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France 1916: Battle of Fromelles
Fromelles, VC Corner Australian Cemetery and Memorial
Don’t forget me cobber – Sergeant Simon Fraser
After describing the death of Norman Gibbins in his official history, Charles Bean wrote: ‘So ended the ill-starred action at Fromelles’. But for many their agony was just beginning. Hundreds of wounded and dying men lay out in the fields where VC Corner and the Australian Memorial Park now stand. The approach trenches to the front line were packed with wounded and at the Regimental Aid Posts doctors worked frantically to cope with the deluge. Captain Frederick Collier, the Regimental Medical Officer of the 60th Battalion, who had his aid post close to where the River Laies crosses the Rue Delvas, directly behind the line from which his battalion started their fatal advance towards the ‘Sugar Loaf’, wrote:
We worked all that afternoon (the 19th) that night and all next day without ceasing. We could not show a light and when we came to a wounded man we would ask him where he was hit and feel for his wound with hands covered with dried blood and mud. There was no time and no water to wash hands.
Captain Collier, quoted in quoted in Colonel A G Butler, The Western Front, The Australian Army Medical Services in the War of 1914–1918, Vol II, Canberra, 1940, p.46
When the 60th Battalion mustered for roll call after Fromelles only 106 men answered their names out of 887 who had gone into battle on 19 July.
For three days and nights men ventured into no-man’s-land, despite potential enemy fire, to bring in the wounded paying them, in Charles Bean’s words, ‘that magnificent tribute of devotion which the Australian soldier never failed to pay to his mates’. The scene was a dreadful one, particulary opposite the ‘Sugar Loaf’ where the wounded could be seen moving, especially one man, ‘blinded and distraught’, who kept walking in circles, falling and walking on again. Eventually, along with other wounded, the enemy shot him dead.
Many were rescued at night. A man’s position would be marked in daylight hours and he would then be fetched in under cover of darkness. Charles Bean, in the official history also listed a string of men who ‘went out boldly by day’. This boldness cost Private Edgar Williams, 58th Battalion, of Ouyen, Victoria, his life. He had gone out on 22 July at 8 am, nearly three days after the attack, and brought in three wounded and five unwounded men. Going out later that day he was seen to be wounded in no-man’s-land and he disappeared. Williams’ body was never recovered for burial and he is commemorated on Panel 14 at VC Corner.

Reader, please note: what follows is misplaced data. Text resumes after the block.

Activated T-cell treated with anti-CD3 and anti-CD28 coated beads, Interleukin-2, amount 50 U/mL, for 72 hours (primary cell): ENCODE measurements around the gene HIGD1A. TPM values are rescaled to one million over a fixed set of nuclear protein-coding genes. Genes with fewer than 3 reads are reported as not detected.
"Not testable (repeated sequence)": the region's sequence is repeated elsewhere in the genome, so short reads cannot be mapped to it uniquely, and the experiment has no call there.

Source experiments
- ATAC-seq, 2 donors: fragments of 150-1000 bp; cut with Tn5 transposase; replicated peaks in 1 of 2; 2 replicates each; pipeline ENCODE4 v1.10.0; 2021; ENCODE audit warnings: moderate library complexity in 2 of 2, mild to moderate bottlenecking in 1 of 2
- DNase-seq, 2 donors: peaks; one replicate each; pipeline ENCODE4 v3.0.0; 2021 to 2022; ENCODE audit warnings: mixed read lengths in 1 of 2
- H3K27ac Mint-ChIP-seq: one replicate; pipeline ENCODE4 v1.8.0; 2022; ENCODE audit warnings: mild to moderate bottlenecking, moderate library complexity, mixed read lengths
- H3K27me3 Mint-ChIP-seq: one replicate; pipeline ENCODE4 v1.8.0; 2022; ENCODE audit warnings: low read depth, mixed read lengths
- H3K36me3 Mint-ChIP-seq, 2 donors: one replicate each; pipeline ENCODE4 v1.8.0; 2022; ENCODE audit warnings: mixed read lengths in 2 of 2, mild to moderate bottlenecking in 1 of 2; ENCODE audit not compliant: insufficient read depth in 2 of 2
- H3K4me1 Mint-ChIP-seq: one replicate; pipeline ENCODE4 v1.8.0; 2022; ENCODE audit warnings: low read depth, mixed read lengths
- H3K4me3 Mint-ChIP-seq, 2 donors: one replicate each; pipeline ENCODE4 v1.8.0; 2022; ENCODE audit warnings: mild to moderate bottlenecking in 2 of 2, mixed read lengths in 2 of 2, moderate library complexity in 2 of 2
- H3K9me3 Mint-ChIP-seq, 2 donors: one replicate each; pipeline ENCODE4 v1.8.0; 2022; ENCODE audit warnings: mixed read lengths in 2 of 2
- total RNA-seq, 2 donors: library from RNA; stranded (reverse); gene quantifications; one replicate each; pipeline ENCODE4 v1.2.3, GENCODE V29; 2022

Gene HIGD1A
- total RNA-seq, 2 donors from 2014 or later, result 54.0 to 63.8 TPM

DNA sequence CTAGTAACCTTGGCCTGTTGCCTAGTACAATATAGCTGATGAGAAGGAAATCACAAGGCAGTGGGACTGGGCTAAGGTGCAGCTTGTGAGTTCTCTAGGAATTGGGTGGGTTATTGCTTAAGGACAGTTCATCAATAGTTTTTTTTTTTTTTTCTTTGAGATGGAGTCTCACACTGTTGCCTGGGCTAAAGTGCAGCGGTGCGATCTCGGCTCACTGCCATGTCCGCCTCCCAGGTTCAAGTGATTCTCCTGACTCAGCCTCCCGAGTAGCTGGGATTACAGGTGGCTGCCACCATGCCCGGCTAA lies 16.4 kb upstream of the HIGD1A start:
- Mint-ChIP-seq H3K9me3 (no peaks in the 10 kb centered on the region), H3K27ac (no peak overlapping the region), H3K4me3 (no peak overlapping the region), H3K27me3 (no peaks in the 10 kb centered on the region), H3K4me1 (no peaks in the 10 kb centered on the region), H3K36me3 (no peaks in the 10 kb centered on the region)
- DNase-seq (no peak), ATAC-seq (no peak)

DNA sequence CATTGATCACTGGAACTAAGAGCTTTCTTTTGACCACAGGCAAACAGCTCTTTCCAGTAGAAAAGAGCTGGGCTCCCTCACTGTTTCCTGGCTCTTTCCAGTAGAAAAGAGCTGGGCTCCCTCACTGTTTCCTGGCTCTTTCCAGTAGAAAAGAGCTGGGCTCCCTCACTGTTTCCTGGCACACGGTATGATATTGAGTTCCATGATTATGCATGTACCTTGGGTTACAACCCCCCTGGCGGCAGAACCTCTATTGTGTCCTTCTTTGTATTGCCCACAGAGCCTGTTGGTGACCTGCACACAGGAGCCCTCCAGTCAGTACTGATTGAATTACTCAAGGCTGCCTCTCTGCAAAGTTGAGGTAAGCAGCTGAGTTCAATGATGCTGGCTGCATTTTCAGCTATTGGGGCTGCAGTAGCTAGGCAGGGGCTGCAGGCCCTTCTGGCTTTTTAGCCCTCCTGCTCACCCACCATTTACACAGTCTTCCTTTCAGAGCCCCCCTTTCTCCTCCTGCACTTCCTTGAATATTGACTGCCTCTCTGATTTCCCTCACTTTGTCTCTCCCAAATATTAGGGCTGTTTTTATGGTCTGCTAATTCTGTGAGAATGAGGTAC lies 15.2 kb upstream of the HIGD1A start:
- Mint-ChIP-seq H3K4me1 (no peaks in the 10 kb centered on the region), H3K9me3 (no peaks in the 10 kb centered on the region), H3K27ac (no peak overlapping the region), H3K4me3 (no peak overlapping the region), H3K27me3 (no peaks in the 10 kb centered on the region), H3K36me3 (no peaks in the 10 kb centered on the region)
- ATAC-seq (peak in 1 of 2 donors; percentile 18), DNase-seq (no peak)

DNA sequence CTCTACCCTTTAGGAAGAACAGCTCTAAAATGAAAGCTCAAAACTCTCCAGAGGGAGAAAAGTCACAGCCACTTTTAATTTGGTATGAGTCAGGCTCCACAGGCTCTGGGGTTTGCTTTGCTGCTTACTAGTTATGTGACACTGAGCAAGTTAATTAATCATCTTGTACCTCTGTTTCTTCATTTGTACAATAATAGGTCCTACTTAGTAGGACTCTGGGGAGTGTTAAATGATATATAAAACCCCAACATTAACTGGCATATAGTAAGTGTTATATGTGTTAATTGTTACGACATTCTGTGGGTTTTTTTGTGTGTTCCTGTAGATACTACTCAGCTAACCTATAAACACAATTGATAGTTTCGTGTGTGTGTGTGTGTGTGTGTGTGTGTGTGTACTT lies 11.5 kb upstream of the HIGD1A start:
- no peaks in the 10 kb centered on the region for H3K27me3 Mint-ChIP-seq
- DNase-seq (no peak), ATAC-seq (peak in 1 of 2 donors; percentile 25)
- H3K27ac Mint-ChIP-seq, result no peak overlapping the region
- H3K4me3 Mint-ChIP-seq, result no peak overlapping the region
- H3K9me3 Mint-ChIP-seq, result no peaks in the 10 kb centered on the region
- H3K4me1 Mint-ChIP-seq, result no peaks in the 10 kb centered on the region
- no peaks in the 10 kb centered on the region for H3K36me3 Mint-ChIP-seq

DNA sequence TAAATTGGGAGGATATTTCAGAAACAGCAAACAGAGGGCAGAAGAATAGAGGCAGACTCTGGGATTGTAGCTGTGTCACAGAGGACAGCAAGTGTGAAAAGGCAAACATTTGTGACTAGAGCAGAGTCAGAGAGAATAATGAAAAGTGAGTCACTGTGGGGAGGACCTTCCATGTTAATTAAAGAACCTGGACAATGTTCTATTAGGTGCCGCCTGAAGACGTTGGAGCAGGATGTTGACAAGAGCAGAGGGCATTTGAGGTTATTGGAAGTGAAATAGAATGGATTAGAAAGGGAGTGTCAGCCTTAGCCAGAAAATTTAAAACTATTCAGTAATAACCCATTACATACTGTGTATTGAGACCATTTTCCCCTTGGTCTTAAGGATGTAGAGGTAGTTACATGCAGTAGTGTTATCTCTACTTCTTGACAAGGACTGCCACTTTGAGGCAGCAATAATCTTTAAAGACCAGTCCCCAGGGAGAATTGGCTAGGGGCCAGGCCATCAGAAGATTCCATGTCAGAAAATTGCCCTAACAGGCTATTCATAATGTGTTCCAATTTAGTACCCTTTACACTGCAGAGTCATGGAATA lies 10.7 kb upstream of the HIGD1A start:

Prominent in his efforts to save the wounded was Sergeant Simon Fraser, 57th Battalion, of Byaduk, Victoria. In a letter, a lengthy extract of which Charles Bean quoted in his official history, Fraser described something of the process of bringing in the wounded in the face of the enemy at Fromelles. The Germans, he felt, treated them fairly well although ‘a few were shot at the work’. It was no easy task picking up and carrying a man on one’s back particularly if he had a serious wound or a broken limb. Where no stretcher was available to hoist a man up it was necessary to lie down, manoeuvre him onto your shoulders and then stand up in full view of the enemy and possible flying bullets. Fraser described the cries of the wounded and how impossible it was for those who heard them not to respond despite the danger to the rescuers’ own lives. One man he heard calling was 14 stone [88 kilos] in weight:
… and I could not lift him on my back; but I managed to get him into an old trench and told him to lie quiet while I got a stretcher. Then another man … sang out ‘Don’t forget me cobber’. I went in and got four volunteers with stretchers and we got both men in safely.
Fraser, quoted in Charles Bean, The AIF in France, 1916, The Official History of Australia in the War of 1914–1918, Vol 3, Sydney, 1929, p.441
The bravery of those who went out to rescue the wounded of Fromelles is commemorated at the Australian Memorial Park. In the middle of the Park is a statue, sculpted by Peter Corlett of Melbourne, and erected here in 1998. It depicts Sergeant Simon Fraser with a wounded man of the 60th Battalion on his shoulders, carrying him to safety and the work is appropriately entitled ‘Cobbers’. It cannot be the soldier who Fraser heard calling out ‘Don’t forget me, cobber’ as that man, Fraser said, was fetched in on a stretcher. Nonetheless, ‘Cobbers’ is a fitting tribute to all those Australians who scoured no-man’s-land in the aftermath of the Battle of Fromelles, a battle which cost the Fifth Australian Division 5,553 dead and wounded in its first operation on the Western Front.
© 2013 Department of Veterans' Affairs and Board of Studies NSW :: Last update - December 2010